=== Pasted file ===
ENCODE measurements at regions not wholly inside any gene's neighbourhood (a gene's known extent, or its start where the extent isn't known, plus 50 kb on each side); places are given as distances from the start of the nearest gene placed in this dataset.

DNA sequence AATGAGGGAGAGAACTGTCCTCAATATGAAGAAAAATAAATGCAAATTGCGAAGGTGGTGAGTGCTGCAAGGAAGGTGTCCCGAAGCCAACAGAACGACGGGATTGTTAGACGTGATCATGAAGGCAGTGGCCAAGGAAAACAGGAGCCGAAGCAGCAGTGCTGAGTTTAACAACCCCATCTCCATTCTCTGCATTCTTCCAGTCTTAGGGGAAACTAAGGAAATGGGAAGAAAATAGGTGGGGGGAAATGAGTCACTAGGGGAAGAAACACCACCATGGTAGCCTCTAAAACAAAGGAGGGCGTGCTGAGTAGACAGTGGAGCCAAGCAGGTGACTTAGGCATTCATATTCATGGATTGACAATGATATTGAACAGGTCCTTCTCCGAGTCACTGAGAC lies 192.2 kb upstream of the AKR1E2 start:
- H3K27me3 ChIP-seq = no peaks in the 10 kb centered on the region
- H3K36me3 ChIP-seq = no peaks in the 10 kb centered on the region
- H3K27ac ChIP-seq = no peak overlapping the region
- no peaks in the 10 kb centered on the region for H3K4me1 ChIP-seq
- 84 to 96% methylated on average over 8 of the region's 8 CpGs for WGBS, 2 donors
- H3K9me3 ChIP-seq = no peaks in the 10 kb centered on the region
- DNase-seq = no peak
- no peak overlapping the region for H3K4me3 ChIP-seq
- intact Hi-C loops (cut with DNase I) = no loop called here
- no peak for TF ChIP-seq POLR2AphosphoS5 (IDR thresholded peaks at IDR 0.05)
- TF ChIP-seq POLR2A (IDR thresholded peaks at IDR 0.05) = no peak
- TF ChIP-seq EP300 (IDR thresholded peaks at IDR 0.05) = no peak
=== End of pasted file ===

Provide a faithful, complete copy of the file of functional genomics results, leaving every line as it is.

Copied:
ENCODE measurements at regions not wholly inside any gene's neighbourhood (a gene's known extent, or its start where the extent isn't known, plus 50 kb on each side); places are given as distances from the start of the nearest gene placed in this dataset.

DNA sequence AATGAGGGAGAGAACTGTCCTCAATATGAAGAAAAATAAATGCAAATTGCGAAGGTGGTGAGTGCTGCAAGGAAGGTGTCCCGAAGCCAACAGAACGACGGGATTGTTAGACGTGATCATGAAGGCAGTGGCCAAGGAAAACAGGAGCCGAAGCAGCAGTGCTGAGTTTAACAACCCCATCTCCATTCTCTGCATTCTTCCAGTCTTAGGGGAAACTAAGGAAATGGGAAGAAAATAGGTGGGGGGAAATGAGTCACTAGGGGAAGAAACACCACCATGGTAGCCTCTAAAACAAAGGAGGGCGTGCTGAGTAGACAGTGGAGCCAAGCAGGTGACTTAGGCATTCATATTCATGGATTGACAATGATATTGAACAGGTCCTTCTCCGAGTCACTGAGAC lies 192.2 kb upstream of the AKR1E2 start:
- H3K27me3 ChIP-seq = no peaks in the 10 kb centered on the region
- H3K36me3 ChIP-seq = no peaks in the 10 kb centered on the region
- H3K27ac ChIP-seq = no peak overlapping the region
- no peaks in the 10 kb centered on the region for H3K4me1 ChIP-seq
- 84 to 96% methylated on average over 8 of the region's 8 CpGs for WGBS, 2 donors
- H3K9me3 ChIP-seq = no peaks in the 10 kb centered on the region
- DNase-seq = no peak
- no peak overlapping the region for H3K4me3 ChIP-seq
- intact Hi-C loops (cut with DNase I) = no loop called here
- no peak for TF ChIP-seq POLR2AphosphoS5 (IDR thresholded peaks at IDR 0.05)
- TF ChIP-seq POLR2A (IDR thresholded peaks at IDR 0.05) = no peak
- TF ChIP-seq EP300 (IDR thresholded peaks at IDR 0.05) = no peak